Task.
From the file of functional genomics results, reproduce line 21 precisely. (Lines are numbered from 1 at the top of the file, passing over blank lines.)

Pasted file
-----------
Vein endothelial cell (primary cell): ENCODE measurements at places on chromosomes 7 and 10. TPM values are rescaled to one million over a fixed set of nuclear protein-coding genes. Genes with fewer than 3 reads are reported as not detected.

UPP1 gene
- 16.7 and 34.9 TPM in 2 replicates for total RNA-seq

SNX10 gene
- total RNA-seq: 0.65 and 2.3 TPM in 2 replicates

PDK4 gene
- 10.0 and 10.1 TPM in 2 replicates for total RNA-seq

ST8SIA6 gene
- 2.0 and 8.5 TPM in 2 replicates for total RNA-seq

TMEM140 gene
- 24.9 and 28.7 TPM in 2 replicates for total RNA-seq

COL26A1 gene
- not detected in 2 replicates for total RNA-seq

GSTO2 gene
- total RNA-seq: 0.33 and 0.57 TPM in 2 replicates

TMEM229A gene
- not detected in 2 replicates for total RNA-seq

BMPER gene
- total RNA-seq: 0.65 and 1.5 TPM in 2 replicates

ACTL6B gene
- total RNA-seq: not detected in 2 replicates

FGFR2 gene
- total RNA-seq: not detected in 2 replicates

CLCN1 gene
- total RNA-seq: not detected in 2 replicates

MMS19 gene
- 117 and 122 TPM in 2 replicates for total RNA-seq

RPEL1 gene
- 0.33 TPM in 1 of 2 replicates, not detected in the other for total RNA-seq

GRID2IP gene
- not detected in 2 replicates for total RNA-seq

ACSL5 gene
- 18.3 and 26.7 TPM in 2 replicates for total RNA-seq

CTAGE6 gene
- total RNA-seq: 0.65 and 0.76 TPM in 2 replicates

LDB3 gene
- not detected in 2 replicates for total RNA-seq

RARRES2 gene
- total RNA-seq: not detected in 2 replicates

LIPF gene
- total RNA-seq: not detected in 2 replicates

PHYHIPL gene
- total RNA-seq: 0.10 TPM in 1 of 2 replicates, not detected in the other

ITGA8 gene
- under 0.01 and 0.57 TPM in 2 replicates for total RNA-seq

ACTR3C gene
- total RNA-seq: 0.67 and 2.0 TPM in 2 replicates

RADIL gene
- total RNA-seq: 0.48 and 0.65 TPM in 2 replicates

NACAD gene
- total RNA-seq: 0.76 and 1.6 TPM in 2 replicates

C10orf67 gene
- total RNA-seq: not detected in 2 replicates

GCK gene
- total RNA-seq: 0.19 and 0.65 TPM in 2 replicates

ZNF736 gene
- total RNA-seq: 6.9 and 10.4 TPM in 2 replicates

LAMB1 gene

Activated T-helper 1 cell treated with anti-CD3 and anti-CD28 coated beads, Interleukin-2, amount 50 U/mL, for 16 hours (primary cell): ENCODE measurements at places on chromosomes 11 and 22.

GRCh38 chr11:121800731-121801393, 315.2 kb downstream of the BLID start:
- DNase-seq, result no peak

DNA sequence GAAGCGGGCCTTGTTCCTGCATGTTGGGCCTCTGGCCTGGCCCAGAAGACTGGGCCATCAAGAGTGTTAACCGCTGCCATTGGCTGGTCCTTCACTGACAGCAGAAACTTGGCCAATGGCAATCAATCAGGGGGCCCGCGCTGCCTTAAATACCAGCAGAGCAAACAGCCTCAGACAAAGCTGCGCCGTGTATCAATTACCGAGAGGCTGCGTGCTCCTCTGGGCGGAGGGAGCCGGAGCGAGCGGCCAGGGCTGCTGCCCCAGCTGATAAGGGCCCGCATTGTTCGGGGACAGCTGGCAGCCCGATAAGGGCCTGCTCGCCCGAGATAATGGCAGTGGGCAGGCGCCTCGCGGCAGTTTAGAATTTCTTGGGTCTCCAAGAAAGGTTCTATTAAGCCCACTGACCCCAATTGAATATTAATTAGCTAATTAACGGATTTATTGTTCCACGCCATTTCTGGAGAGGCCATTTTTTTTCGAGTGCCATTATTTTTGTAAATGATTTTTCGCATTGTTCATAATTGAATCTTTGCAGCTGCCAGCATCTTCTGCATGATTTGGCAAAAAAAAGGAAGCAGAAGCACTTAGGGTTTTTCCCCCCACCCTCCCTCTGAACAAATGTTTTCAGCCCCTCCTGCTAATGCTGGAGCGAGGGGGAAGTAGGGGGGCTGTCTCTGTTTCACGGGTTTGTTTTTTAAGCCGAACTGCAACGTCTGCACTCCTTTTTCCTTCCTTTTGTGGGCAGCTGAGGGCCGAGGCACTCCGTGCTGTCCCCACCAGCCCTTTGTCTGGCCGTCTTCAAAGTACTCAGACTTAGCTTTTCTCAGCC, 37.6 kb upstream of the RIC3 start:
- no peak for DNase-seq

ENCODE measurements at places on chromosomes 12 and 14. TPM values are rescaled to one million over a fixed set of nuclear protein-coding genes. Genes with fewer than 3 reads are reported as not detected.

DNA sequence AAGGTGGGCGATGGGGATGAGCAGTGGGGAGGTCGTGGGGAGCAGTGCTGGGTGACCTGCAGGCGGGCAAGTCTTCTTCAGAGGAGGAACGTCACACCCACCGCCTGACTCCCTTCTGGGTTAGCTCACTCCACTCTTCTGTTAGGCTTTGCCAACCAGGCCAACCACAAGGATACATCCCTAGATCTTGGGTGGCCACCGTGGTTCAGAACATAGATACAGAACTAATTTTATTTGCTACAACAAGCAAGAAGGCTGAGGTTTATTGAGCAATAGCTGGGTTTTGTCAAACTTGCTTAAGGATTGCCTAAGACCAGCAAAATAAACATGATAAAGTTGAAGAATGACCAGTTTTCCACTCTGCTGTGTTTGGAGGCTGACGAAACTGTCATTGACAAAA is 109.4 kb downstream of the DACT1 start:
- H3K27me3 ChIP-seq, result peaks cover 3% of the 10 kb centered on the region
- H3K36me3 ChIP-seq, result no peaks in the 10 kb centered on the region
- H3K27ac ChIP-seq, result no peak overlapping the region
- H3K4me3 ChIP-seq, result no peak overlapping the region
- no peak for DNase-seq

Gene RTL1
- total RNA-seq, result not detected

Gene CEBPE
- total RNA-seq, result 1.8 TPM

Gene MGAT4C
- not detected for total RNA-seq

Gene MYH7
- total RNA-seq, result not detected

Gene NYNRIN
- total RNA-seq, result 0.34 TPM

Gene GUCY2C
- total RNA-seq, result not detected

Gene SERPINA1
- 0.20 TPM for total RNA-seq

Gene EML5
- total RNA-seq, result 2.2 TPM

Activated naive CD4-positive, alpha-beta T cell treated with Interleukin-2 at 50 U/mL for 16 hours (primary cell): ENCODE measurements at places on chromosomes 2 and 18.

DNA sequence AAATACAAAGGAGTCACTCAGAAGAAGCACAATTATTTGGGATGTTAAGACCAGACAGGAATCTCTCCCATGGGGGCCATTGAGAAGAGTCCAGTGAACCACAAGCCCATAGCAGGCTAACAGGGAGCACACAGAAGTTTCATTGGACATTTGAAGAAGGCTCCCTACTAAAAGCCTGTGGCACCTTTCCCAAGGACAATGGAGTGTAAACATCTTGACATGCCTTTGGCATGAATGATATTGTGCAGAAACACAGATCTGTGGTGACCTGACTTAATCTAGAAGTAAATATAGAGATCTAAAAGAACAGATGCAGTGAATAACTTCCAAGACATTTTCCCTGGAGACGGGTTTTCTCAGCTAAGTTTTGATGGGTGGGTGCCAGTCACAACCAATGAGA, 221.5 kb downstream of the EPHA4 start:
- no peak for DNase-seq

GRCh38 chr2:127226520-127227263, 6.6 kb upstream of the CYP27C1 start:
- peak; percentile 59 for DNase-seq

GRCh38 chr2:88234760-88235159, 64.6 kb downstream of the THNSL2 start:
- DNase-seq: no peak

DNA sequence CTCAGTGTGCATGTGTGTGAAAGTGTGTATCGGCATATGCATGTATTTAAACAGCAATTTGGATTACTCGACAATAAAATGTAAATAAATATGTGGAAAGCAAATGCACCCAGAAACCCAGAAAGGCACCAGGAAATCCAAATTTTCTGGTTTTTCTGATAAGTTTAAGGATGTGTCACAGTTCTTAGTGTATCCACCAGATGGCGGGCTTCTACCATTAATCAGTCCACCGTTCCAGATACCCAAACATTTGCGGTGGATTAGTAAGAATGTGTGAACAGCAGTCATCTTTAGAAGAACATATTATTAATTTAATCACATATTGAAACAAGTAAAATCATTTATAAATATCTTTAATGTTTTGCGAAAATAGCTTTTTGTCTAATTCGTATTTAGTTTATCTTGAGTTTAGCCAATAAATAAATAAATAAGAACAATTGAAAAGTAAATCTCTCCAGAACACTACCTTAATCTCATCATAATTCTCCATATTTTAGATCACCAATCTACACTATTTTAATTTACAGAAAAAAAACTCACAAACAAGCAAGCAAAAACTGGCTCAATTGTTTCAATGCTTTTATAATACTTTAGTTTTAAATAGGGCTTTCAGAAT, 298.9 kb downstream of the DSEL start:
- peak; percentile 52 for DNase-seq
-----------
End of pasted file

- total RNA-seq: not detected in 2 replicates